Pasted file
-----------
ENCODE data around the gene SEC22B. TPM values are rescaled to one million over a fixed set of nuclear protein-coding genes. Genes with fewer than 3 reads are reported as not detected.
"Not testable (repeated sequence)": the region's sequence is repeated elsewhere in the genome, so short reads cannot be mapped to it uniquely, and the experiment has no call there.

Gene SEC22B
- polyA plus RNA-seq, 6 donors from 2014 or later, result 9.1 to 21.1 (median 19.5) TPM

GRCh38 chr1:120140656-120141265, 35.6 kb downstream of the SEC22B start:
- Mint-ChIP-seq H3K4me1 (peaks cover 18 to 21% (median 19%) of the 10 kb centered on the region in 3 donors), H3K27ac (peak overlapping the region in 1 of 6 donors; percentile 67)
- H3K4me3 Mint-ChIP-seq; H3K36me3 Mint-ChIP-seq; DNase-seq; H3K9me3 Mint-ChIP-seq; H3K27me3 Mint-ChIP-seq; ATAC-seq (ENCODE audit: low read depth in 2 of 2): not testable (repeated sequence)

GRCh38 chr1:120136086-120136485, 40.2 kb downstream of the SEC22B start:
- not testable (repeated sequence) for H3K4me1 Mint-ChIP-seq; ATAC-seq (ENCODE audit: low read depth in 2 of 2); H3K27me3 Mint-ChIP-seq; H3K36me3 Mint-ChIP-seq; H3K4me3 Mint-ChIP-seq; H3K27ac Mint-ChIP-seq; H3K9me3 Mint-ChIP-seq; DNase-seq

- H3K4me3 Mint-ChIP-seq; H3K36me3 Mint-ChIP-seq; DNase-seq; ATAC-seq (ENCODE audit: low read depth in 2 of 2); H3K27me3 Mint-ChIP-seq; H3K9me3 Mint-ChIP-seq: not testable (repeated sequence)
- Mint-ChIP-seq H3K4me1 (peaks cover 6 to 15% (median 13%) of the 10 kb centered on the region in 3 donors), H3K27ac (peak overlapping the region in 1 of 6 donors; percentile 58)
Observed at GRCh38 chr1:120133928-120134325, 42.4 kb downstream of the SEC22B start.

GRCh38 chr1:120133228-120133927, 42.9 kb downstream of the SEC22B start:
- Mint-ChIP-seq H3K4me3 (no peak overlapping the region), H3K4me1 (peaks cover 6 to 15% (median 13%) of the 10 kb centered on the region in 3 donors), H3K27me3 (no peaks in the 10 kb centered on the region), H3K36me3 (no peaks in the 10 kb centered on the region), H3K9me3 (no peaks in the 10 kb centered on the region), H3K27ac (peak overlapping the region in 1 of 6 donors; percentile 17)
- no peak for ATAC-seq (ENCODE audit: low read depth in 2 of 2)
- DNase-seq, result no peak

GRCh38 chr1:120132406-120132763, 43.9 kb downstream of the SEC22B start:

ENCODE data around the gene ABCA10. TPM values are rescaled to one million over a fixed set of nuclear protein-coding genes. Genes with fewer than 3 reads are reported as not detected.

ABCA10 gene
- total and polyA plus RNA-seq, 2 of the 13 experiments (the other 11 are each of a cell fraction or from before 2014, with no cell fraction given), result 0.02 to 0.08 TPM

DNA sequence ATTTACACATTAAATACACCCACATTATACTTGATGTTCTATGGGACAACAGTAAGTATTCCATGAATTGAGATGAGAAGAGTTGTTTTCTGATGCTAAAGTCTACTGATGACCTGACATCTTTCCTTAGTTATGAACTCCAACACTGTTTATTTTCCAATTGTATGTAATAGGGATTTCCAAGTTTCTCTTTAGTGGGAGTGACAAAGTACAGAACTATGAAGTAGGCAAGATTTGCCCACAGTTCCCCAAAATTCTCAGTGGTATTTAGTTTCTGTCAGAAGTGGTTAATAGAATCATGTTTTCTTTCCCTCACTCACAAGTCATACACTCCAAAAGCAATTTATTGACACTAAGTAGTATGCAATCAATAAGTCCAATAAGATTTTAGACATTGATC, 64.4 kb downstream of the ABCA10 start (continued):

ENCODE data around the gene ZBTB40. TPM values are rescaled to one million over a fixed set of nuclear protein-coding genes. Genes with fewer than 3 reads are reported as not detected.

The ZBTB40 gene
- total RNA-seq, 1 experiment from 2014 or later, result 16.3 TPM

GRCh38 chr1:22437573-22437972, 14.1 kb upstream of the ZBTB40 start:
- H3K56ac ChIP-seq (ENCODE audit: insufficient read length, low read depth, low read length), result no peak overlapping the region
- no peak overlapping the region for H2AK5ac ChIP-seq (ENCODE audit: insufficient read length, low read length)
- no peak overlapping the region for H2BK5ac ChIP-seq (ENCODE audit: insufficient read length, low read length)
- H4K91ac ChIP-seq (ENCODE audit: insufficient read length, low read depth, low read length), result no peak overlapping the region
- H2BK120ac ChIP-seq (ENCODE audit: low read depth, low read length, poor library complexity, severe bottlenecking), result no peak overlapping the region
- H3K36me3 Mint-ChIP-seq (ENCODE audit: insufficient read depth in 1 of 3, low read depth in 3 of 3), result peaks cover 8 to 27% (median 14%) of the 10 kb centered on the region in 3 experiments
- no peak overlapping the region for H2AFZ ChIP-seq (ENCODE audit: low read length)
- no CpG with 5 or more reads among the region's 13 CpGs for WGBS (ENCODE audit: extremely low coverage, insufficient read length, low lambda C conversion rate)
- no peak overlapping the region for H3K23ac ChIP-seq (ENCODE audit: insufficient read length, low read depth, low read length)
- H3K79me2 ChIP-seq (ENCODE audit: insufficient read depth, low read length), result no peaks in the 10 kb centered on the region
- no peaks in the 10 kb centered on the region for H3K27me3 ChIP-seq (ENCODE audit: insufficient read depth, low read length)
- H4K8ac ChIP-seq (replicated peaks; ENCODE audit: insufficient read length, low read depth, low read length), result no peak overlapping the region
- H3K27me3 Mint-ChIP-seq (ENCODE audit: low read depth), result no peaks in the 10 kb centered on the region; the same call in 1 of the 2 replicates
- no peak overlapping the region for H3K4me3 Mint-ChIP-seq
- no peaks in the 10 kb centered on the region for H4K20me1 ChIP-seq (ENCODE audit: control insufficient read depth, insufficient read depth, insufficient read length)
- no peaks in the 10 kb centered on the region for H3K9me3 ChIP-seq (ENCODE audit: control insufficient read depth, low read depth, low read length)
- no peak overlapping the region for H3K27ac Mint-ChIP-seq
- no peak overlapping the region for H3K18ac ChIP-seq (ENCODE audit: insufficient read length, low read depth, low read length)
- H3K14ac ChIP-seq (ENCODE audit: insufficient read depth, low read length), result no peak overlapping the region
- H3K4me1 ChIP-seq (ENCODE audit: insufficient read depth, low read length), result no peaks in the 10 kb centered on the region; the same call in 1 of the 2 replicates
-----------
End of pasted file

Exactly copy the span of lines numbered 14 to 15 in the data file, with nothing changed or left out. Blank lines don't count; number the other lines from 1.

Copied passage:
- Mint-ChIP-seq H3K4me3 (no peak overlapping the region), H3K4me1 (peaks cover 6 to 15% (median 13%) of the 10 kb centered on the region in 3 donors), H3K27me3 (no peaks in the 10 kb centered on the region), H3K36me3 (no peaks in the 10 kb centered on the region), H3K9me3 (no peaks in the 10 kb centered on the region), H3K27ac (peak overlapping the region in 1 of 6 donors; percentile 17)
- no peak for ATAC-seq (ENCODE audit: low read depth in 2 of 2)